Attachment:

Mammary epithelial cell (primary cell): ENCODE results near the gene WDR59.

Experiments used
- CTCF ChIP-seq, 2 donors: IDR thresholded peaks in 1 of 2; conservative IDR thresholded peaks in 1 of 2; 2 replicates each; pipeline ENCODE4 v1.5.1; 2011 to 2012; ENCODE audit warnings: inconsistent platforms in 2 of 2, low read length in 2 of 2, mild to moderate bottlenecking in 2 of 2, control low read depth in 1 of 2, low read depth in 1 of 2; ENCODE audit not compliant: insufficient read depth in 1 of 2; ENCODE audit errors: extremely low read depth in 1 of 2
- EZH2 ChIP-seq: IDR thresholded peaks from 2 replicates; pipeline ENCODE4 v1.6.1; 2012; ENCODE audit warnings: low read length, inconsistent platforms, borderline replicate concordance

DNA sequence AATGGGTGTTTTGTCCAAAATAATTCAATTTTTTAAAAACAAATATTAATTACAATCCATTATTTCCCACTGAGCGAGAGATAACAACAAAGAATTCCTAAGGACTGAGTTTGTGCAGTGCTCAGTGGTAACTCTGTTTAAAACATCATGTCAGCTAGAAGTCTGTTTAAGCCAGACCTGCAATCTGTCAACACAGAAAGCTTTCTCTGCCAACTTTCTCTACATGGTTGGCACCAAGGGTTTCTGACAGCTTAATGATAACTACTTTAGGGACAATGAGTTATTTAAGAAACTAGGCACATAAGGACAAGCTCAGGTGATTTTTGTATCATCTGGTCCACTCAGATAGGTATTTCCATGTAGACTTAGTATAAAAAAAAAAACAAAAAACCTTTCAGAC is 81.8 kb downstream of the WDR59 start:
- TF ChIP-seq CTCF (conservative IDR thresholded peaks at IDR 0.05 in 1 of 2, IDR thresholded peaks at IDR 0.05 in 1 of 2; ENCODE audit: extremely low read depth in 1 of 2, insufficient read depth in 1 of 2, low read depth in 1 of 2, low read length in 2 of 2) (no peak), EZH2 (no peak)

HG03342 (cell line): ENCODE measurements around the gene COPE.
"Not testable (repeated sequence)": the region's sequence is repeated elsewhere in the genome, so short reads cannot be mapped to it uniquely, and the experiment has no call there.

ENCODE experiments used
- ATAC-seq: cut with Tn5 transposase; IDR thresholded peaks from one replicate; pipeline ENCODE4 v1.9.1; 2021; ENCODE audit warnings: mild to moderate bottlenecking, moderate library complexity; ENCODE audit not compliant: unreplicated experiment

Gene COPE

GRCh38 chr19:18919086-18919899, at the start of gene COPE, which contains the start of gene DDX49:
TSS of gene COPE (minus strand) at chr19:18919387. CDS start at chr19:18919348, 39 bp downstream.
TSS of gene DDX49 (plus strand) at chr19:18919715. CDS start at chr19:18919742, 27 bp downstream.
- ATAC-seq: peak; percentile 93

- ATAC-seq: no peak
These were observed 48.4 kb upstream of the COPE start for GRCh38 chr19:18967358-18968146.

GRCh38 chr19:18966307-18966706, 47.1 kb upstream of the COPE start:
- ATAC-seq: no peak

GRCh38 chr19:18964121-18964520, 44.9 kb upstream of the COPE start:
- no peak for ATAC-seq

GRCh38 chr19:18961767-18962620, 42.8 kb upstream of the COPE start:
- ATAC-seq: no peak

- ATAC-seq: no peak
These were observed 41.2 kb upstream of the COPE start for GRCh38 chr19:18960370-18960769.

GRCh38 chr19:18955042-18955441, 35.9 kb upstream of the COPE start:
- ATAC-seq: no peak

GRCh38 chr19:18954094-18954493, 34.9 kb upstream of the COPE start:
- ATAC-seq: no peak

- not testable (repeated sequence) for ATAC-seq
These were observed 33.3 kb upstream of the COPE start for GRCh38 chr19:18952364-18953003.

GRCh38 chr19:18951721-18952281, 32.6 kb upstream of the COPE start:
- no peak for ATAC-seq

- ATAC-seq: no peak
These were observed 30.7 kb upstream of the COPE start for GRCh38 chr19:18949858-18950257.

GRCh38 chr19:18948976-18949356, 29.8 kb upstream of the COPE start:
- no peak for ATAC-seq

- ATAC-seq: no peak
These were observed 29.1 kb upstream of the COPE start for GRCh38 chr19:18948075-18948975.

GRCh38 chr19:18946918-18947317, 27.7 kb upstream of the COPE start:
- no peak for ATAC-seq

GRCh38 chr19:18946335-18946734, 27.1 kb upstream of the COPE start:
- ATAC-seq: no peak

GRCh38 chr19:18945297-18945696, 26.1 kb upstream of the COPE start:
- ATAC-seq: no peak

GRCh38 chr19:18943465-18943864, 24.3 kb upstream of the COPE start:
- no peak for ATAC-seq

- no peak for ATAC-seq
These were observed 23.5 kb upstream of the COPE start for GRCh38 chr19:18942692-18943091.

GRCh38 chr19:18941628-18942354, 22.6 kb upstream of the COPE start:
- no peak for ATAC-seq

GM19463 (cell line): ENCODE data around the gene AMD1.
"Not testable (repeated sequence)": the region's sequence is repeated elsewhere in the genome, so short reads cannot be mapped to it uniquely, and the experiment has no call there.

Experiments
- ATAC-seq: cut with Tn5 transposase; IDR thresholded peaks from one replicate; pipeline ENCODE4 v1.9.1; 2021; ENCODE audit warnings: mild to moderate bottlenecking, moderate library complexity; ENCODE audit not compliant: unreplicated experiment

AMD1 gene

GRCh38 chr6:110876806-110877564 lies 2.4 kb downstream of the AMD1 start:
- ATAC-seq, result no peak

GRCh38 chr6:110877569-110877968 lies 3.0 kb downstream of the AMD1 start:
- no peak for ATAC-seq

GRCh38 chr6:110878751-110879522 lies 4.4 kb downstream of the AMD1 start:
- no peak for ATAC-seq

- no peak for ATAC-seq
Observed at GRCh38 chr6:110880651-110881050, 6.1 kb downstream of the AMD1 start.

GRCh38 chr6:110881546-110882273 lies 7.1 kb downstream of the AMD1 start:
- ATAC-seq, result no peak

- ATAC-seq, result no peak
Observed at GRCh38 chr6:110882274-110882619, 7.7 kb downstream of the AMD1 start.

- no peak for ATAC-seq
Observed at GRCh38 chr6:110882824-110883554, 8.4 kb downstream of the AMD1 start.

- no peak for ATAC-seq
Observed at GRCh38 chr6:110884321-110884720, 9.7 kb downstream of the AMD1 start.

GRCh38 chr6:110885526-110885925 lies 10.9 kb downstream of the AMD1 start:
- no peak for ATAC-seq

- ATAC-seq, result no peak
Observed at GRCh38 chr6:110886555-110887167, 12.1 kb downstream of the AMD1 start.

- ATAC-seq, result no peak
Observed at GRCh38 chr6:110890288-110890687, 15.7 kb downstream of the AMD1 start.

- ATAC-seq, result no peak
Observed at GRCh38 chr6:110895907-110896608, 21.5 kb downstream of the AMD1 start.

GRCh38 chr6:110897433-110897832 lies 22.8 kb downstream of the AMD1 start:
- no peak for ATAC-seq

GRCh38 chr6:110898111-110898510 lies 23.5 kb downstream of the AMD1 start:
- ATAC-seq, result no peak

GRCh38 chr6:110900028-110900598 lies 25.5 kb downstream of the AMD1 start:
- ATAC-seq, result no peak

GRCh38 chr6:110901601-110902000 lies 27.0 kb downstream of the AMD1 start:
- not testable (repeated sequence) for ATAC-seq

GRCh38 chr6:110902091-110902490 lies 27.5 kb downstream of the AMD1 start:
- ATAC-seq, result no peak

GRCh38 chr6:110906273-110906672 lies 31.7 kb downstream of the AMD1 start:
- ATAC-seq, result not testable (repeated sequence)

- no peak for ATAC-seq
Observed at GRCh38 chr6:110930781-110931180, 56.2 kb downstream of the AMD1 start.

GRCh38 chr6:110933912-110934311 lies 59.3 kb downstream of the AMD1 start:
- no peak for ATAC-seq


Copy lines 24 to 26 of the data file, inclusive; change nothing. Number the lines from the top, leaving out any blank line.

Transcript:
- ATAC-seq: no peak
These were observed 41.2 kb upstream of the COPE start for GRCh38 chr19:18960370-18960769.

GRCh38 chr19:18955042-18955441, 35.9 kb upstream of the COPE start: